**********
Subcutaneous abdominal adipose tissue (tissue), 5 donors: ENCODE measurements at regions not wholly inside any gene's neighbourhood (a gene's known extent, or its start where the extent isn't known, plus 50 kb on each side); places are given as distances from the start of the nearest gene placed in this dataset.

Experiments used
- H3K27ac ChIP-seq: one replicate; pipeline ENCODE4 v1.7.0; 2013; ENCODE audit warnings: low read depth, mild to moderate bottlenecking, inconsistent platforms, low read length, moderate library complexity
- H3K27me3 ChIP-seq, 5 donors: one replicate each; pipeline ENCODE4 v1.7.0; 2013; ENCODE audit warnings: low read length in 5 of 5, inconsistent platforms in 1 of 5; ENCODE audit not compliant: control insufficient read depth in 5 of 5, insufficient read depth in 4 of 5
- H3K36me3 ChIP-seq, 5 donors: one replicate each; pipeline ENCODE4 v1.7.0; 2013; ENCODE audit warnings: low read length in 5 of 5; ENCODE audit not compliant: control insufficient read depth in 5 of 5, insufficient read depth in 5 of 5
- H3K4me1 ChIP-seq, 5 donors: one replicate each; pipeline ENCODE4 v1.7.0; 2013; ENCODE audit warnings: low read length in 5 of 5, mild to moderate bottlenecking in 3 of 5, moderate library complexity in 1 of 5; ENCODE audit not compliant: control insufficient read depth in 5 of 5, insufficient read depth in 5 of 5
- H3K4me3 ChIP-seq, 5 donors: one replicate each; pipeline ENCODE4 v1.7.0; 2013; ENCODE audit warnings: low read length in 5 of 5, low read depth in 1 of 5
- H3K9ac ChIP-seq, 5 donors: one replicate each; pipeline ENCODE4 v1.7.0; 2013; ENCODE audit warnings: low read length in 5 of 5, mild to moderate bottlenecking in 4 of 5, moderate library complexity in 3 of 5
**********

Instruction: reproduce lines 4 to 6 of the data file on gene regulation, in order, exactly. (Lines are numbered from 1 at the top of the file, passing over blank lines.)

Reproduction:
- H3K27me3 ChIP-seq, 5 donors: one replicate each; pipeline ENCODE4 v1.7.0; 2013; ENCODE audit warnings: low read length in 5 of 5, inconsistent platforms in 1 of 5; ENCODE audit not compliant: control insufficient read depth in 5 of 5, insufficient read depth in 4 of 5
- H3K36me3 ChIP-seq, 5 donors: one replicate each; pipeline ENCODE4 v1.7.0; 2013; ENCODE audit warnings: low read length in 5 of 5; ENCODE audit not compliant: control insufficient read depth in 5 of 5, insufficient read depth in 5 of 5
- H3K4me1 ChIP-seq, 5 donors: one replicate each; pipeline ENCODE4 v1.7.0; 2013; ENCODE audit warnings: low read length in 5 of 5, mild to moderate bottlenecking in 3 of 5, moderate library complexity in 1 of 5; ENCODE audit not compliant: control insufficient read depth in 5 of 5, insufficient read depth in 5 of 5